India. Steel, gold, rubies.
Private collection, France
The indigenous Indian katar was adopted by the Mughal conquerors and worn ubiquitously, as is evident from the many miniature paintings illustrating these weapons. Those decorated with hunting scenes were probably intended for wear at the hunt, a popular pastime among the Mughal nobility. Our dagger is closely associated with one from the Stone bequest to the Metropolitan Museum of Art, New York (no. 36.25.913), which also features ruby eyes, another in the Victoria & Albert Museum (no. IS.56.1985) chiselled with elephants’ heads, and a dagger with a twisted steel hilt in the same museum (no. IS./86.1981). David Alexander concedes that we do not know where in India these daggers were made, but a group of later katar with similar figural decoration in the fuller, including Royal Armouries nos XXVID.62, 85 and 103 all have associations with Lahore, suggesting that they and their earlier counterparts may have been made in the Panjab.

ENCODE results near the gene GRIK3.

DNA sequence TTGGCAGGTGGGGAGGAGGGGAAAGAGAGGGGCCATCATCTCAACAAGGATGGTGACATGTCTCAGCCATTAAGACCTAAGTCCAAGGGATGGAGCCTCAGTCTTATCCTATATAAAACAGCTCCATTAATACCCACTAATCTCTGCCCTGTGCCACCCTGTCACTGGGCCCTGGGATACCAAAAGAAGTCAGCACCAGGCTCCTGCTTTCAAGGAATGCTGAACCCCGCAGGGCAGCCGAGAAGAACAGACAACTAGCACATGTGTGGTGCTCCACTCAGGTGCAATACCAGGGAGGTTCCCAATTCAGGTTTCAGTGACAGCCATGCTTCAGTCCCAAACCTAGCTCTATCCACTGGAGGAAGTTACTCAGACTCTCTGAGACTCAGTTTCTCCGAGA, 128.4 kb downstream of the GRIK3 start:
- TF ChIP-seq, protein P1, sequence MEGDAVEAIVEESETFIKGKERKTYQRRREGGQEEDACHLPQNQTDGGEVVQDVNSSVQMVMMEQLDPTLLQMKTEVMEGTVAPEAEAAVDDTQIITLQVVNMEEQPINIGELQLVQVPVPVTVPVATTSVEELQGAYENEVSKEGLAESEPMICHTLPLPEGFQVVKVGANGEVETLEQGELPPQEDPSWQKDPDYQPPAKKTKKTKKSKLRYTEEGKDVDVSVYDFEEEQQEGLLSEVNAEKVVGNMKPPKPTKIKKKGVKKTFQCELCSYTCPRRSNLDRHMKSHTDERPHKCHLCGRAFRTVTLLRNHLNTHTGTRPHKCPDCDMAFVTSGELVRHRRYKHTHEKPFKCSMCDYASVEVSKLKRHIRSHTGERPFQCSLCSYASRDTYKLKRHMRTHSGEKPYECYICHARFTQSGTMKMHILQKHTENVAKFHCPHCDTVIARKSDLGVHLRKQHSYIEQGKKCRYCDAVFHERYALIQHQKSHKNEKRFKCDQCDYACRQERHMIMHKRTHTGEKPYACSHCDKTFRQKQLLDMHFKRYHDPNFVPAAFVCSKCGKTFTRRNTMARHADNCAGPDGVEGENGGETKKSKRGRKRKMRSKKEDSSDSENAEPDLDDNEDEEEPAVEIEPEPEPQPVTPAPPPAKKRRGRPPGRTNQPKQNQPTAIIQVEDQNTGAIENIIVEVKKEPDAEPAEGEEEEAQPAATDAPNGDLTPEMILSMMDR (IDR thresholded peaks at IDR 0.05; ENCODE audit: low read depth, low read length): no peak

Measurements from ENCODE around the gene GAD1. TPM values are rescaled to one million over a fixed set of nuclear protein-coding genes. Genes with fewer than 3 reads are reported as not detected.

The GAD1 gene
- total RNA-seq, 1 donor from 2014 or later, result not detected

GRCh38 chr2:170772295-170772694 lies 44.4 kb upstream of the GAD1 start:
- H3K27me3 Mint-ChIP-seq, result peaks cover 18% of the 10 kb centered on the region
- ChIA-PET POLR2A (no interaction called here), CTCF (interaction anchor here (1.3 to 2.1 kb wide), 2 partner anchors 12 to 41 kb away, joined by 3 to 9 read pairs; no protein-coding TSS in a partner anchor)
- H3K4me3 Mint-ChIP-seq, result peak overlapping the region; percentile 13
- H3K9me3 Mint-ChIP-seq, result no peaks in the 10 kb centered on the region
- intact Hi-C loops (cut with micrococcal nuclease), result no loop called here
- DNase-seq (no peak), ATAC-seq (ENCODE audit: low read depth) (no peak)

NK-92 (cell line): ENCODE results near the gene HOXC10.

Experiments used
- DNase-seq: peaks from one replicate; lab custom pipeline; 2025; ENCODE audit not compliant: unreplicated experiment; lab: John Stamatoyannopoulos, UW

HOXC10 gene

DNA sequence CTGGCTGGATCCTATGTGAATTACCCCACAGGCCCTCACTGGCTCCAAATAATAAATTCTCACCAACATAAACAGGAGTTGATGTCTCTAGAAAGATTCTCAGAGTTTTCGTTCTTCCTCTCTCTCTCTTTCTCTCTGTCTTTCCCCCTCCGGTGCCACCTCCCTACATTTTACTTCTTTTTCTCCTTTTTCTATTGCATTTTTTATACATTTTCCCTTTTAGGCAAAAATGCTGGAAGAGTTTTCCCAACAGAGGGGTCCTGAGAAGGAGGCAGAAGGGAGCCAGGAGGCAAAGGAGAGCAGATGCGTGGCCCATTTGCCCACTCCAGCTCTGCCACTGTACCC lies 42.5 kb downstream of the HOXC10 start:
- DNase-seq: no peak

The blade is straight and double edged, with a pronounced reinforced armour piercing point. There is a wide central fuller chiselled with combats between a water buffalo and a lion at either side, in watered crucible steel with details in gold koftgari and set with rubies for eyes. The steel of the edge is bright, and this is probably a blade originally produced of wootz and plain steel. The hilt is of the characteristic H-shape, entirely plain with chiselled facets.
Size: Length 38.5 cm / 15.25 in; Blade 25.5 cm / 10 in